In vitro fertilisation procedure

So what does IVF involve?

IVF is based upon treatment cycles and each cycle takes about 5 to 6 weeks to complete.

You and your partner will undergo a series of tests at a fertility clinic which also includes a thorough explanation of the treatment process.

Each cycle is comprised of a series of stages which are as follows:

Stage 1:

  • The woman will be prescribed fertility medication which is designed to stimulate egg production in the ovaries. Fertility drugs have helped with increased success rates as they boost ovulation. This stage consists of two parts:

    a. The suppression of her menstrual cycle.

    b. The stimulation of her ovaries.

    The simulation stage is extremely tiring for the woman. She will have to undergo daily blood tests and ultrasound scans to monitor egg development. Eggs are produced via the ovarian follicles and this hormone treatment will produce more follicles which mean more eggs. She will also be monitored for ovarian hyper-stimulation syndrome (OHSS).

Stage 2:

  • Once the eggs have fully developed she will be given a human chorionic gonadotrophin (HCG) injection. This causes the eggs to mature and be ready for extraction. This injection will also loosen the eggs from the follicles which mean they will be easier to extract.
  • Once the eggs are ready, she will be given a general anaesthetic whilst the eggs are extracted from the ovaries via a fine needle. This transvaginal procedure will take around 20 minutes.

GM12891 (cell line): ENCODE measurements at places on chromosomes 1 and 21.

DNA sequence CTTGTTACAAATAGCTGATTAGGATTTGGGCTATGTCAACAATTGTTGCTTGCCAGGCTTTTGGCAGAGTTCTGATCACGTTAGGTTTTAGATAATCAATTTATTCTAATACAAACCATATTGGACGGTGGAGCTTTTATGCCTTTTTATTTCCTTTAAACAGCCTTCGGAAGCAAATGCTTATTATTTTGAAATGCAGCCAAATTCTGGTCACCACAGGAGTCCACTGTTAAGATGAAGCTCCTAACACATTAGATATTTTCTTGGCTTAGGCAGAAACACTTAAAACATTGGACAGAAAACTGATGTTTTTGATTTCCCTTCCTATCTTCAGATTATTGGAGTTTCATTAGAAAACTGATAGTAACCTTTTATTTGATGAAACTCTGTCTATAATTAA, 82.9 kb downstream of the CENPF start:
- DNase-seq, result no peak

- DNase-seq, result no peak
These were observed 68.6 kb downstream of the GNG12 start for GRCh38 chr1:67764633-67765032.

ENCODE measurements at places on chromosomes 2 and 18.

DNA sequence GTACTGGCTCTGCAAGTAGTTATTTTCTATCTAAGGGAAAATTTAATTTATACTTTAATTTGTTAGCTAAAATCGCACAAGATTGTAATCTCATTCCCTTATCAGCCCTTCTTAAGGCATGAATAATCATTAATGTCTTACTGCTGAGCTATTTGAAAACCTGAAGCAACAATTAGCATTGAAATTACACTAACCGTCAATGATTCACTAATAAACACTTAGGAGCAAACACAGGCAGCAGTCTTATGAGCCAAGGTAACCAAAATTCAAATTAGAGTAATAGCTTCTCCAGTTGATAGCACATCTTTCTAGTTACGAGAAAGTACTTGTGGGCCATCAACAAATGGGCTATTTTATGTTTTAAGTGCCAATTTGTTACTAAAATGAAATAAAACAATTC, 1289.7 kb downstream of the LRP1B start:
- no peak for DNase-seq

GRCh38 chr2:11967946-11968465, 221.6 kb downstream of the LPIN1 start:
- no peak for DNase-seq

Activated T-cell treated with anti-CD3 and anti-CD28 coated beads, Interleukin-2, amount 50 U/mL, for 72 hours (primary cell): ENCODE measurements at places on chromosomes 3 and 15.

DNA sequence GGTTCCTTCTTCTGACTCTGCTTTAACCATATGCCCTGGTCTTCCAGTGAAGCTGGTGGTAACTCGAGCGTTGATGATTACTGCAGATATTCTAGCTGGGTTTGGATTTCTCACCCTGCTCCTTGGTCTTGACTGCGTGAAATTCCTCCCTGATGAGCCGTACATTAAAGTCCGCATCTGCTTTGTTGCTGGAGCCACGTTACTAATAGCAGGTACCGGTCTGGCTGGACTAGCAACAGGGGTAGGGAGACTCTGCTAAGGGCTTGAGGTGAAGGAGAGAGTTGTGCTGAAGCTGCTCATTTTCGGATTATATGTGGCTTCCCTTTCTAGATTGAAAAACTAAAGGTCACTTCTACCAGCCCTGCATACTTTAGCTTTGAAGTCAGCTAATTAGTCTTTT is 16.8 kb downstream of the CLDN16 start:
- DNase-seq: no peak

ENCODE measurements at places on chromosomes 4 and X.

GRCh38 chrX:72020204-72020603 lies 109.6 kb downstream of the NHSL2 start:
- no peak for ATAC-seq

• Sperm is obtained either from your partner or via a donor.
  • This is the crucial part of the process. The eggs are combined with sperm in laboratory conditions (a Petri dish NOT a test tube) in order to fertilise. If there is any problem with this, for example the sperm are unable to fertilise the egg then an intra-cytoplasmic sperm injection (ICSI) will be used instead.

    This process involves injecting a single sperm into the egg to fertilise it.

  • The fertilised eggs are left to incubate under special conditions in the laboratory. These eggs will form a body of cells called an embryo which will be implanted into the woman’s uterus. Any embryos not used will be frozen and used in future IVF cycles.
  • Whilst this is taking place the woman will be given hormones, for example progesterone, to help prepare her body for pregnancy. This hormone causes the walls of the uterus to thicken which increases the chance of a successful embryo implantation.
  • Embryos are usually ready for implantation 5 days later.

Stage 3:

  • Two to 3 embryos are transferred to the uterus. The reason for this being that there is a greater chance of pregnancy than if a single embryo is implanted. Having said that there is also the risk of having twins or triplets!

    The embryos are implanted into the uterus using a transvaginal procedure.

Stage 4:

  • There is a waiting period of 2 to 3 weeks after which blood tests and an ultrasound scan will be performed to check for signs of pregnancy.

    If she does not have a period 14 days following embryo implantation then a urine based pregnancy test will be carried out. This will be followed by a blood test a couple of days later.

    Pregnancy will be confirmed at this time (if successful).

In vitro fertilisation Treatment Guide Index:

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